Warning shot legislation passes Fla. House

Published On: Mar 20 2014 11:55:05 PM EDT
Updated On: Mar 20 2014 11:40:00 PM EDT

VIDEO: The Florida house approves a measure allowing warning shots to be fired from a gun and it could have implications in the Marissa Alexander trial. Alexander is the Jacksonville woman accused of firing a shot in the direction of her husband and his two children. Alexander has filed hundreds of pages of pretrial motions, including one requesting a new "stand your ground" hearing.

JACKSONVILLE, Fla. -

The Florida House has approved a measure that will allow warning shots; that measure could have implications on the Marissa Alexander trial.

Supporters of the change said people can be serving too long of sentences because they fired a warning shot, while others say it could be too hard to determine what would be considered a warning shot.

"What legislators are saying is that the way that the law had been previously applied by prosecutors was not their intent, that they did not intend for people firing a warning shot to be subject to Florida's 10-20-Life law and looking at 10 to 20 years minimum mandatory (in jail)," said attorney Rhonda Peoples-Waters.

Rep. Neil Combee, R-Polk County, who sponsored the bill, said the bill came from prosecutors misapplying the 10-20-Life law when there's the commission of a crime.

"I think people understand that there's a need for it. They do understand that there's a conflict between 10-20-Life of 'stand your ground,' there's examples that we're all aware of," said Combee. "We think there's been a misapplication of the law of the 10-20-Life that we need to fix it."

Most of the debate Thursday, however, centered on an amendment by House Minority Leader Perry Thursday, D-Fort Lauderdale, that sought to repeal the "stand your ground" law.

Thurston filed the amendment, he said in an email before the vote, because under the law, "Innocent people have been killed and the perpetrators have been able to walk away. … 'Stand your ground' encourages citizens to use force if they 'feel' threatened even if no real threat exists."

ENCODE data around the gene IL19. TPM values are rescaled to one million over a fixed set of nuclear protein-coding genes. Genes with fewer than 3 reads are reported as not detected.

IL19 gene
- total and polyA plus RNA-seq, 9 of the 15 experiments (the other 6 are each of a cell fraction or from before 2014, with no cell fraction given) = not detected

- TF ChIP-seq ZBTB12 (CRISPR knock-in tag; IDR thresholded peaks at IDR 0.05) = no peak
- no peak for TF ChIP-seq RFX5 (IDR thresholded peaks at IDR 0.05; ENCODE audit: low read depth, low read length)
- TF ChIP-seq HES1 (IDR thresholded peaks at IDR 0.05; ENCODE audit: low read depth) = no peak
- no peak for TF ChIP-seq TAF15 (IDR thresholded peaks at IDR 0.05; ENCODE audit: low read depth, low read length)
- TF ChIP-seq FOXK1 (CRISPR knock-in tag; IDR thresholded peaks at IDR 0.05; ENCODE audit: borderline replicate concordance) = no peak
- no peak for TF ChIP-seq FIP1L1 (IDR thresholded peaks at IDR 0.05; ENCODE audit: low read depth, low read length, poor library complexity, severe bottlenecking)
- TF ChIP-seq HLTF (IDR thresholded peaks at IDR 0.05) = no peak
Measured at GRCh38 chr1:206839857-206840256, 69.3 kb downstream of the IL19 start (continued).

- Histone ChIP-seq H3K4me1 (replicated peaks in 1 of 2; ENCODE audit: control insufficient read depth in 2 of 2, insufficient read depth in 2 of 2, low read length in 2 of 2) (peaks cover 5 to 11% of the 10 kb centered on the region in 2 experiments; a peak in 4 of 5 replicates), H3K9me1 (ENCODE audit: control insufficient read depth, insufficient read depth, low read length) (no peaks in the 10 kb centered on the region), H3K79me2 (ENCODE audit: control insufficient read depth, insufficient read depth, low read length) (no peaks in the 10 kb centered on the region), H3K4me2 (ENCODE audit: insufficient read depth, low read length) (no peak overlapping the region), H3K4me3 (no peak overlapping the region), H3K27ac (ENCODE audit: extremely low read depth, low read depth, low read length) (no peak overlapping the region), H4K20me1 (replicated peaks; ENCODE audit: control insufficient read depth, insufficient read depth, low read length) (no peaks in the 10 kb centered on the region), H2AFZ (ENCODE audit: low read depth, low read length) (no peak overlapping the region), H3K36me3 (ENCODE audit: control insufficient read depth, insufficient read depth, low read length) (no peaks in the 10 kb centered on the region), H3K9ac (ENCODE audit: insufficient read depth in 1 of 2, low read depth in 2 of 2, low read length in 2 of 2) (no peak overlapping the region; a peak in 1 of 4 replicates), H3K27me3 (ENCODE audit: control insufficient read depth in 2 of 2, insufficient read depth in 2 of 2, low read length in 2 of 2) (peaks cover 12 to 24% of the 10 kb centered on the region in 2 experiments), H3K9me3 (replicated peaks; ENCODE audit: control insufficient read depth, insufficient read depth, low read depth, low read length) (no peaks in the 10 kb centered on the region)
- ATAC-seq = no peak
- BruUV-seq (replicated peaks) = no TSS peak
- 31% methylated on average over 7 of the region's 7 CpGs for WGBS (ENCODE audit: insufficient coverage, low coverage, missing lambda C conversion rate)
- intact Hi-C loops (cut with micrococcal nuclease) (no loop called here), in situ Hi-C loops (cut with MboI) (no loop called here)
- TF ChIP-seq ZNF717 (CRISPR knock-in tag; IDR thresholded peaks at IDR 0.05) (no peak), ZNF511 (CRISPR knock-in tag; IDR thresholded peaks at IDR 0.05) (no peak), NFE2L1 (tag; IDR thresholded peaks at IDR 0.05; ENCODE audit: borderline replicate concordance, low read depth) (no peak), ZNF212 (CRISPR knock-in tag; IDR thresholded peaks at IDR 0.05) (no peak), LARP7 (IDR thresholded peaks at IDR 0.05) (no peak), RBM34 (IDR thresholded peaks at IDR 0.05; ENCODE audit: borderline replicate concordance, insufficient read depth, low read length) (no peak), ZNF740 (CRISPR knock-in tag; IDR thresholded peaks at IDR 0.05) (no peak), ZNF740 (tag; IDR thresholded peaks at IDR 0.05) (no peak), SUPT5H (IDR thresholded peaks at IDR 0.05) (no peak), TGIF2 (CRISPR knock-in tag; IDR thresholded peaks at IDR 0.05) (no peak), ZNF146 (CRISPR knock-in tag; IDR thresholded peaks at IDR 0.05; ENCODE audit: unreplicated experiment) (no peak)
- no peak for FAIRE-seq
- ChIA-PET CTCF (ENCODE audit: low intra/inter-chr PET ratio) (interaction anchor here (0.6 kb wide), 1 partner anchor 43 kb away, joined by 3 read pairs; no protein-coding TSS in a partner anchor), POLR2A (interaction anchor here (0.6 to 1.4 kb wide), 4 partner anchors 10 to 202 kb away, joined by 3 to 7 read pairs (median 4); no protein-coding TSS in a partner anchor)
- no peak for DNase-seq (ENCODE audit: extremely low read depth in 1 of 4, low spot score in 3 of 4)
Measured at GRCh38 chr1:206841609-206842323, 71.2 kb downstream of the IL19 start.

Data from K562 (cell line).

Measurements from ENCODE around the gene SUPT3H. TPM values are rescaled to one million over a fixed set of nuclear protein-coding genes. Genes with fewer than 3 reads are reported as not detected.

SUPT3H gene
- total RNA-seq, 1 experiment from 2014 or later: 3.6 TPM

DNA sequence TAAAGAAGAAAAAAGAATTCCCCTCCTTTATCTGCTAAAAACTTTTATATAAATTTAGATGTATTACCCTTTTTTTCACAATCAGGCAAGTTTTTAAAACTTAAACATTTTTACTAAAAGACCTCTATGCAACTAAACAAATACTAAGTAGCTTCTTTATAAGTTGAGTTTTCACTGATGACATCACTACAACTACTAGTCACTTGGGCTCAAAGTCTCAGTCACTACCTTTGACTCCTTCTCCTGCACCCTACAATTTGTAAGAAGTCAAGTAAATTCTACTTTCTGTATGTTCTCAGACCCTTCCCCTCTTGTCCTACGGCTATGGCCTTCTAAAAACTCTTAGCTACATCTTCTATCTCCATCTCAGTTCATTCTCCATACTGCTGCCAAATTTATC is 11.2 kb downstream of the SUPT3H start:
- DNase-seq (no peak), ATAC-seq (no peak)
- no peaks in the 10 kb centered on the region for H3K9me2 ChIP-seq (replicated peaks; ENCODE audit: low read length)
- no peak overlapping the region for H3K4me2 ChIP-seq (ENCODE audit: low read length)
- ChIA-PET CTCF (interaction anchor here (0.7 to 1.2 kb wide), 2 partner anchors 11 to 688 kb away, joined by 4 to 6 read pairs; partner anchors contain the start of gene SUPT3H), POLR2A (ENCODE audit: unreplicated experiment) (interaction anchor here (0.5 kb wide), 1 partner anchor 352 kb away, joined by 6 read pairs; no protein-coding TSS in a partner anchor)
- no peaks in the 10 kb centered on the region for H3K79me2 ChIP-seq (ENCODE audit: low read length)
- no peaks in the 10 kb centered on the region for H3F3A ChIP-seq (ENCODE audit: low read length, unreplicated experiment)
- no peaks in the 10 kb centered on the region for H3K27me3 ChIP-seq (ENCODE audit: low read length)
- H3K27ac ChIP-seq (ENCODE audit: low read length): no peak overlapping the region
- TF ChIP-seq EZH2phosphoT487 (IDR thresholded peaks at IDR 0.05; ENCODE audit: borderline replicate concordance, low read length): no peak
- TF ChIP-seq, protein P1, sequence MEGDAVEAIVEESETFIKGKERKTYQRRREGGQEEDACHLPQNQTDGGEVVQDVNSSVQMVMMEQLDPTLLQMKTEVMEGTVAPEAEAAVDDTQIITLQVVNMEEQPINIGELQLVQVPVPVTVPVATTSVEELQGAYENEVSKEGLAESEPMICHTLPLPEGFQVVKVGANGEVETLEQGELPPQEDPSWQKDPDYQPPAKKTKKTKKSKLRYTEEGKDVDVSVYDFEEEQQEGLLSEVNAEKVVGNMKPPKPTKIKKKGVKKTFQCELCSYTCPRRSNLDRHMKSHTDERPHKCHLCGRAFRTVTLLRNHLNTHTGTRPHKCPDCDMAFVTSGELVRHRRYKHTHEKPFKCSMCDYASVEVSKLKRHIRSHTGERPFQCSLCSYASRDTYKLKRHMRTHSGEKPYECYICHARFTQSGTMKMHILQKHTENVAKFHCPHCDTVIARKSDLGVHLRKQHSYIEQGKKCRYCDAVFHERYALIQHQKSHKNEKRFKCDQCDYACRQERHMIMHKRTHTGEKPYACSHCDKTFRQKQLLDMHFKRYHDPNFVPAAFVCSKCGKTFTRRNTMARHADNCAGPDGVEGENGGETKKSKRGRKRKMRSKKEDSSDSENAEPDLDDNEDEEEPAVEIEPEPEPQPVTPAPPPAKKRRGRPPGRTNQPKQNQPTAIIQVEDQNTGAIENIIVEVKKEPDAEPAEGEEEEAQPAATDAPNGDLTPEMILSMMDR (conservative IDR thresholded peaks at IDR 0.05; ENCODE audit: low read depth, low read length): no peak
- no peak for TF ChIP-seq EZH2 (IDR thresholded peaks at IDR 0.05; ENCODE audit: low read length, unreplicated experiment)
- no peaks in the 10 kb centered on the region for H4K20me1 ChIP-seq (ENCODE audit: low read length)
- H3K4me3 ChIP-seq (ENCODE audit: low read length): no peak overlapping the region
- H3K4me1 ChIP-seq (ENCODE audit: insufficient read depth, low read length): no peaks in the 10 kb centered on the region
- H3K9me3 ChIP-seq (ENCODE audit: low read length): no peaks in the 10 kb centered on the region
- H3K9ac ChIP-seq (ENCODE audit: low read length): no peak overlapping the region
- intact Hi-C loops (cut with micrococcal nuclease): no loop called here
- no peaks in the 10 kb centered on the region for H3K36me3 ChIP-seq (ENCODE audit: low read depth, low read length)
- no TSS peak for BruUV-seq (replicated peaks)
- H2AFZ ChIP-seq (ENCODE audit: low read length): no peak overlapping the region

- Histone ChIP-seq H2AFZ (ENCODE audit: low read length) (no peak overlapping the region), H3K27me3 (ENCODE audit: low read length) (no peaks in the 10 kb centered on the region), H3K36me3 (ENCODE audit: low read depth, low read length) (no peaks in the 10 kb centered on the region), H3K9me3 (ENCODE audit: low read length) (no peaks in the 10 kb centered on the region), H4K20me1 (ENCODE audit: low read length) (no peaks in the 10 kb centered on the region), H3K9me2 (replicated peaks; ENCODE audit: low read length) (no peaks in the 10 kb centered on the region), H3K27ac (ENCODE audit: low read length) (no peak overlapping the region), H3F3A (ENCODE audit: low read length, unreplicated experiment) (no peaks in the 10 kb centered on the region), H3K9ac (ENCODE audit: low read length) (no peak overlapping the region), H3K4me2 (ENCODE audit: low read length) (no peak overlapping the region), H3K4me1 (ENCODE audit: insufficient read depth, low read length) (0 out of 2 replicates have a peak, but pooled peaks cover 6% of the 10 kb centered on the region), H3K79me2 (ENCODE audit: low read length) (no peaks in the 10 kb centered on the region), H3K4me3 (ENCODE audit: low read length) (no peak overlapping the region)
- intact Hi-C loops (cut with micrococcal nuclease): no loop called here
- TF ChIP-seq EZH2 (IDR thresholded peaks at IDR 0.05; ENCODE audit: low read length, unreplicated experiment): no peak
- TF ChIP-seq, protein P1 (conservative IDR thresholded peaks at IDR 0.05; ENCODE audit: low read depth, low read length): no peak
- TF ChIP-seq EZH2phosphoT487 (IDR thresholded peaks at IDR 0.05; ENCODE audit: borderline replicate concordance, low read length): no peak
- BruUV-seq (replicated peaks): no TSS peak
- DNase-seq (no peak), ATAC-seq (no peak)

Rep. Reggie Fullwood, D-Jacksonville, pointed to black mothers who warn their teenage sons, "Be careful, because a black boy's life is not as valuable."

The law "may work for your community, but it's not working for ours," Fullwood, an African American, said to other House members.

While Democrats and Republicans went back and forth about the law, few of the arguments were new and Thurston’s amendment failed in an 83-31 vote.

The so-called warning shot measure could also have implications in the Alexander case. Alexander was released, having argued that she fired a warning shot at her estranged husband, Rico Gray. Alexander is facing up to 60 years in jail after rejecting a plea deal because of 10-20-Life.

"It certainly may, if it is clear through the evidence that is laid out that this is just an warning shot and no intent to do any other type of harm," said Peoples-Waters.

Peoples-Waters said one issue that could come up is proving a warning shot was actually a warning shot. That's an issue in the Alexander case; prosecutors said Alexander did not fire warning shots at her husband, but rather tried to shoot him while his children were present.

The Senate version of the bill (SB 448) could be approved next week.

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